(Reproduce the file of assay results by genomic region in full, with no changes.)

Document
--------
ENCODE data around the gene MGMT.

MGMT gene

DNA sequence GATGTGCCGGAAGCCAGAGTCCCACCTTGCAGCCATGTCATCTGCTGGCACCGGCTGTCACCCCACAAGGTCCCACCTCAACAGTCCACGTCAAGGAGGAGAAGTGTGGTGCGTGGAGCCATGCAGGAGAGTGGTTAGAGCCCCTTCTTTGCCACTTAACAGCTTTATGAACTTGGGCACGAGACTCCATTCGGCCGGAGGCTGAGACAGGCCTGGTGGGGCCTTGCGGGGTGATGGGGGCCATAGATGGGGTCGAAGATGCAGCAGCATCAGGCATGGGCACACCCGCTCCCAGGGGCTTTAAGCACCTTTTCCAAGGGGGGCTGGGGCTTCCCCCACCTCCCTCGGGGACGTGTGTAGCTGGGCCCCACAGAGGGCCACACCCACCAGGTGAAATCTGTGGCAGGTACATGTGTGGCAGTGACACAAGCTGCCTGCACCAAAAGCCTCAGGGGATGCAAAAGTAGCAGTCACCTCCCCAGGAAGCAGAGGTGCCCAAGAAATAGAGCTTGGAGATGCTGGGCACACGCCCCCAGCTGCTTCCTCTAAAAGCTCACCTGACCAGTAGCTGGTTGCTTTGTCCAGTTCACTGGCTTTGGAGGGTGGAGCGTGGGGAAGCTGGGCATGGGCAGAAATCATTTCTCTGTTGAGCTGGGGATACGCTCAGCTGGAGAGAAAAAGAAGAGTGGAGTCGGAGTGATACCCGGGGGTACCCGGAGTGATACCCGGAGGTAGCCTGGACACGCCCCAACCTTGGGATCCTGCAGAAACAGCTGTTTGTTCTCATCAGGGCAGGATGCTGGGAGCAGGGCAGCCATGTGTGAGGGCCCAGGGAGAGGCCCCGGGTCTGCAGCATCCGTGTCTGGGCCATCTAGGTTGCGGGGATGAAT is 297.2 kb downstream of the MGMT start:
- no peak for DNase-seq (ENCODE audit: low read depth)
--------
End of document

ENCODE data around the gene MGMT.

MGMT gene

DNA sequence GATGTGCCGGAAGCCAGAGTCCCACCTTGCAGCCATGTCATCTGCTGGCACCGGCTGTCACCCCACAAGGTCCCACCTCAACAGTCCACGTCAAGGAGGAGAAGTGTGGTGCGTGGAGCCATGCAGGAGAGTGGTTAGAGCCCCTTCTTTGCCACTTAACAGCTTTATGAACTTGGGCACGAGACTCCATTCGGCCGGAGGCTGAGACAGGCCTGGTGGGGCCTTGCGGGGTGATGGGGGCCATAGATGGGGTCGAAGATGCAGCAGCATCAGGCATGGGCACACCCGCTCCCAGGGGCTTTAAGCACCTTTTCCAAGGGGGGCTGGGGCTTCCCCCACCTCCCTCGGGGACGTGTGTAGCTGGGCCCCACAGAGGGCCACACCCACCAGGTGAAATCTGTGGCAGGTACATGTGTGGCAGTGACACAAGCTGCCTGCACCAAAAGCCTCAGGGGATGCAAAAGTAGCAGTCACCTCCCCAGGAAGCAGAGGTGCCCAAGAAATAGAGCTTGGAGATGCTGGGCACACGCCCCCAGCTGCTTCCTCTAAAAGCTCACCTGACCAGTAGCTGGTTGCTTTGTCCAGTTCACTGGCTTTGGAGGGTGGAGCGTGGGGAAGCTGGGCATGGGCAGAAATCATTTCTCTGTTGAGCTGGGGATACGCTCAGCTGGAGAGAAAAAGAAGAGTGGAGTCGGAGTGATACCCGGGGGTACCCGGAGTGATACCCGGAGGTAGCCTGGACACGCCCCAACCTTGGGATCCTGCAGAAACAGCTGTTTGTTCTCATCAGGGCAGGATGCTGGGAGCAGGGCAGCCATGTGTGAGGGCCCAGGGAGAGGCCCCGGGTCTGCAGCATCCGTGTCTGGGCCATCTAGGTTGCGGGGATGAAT is 297.2 kb downstream of the MGMT start:
- no peak for DNase-seq (ENCODE audit: low read depth)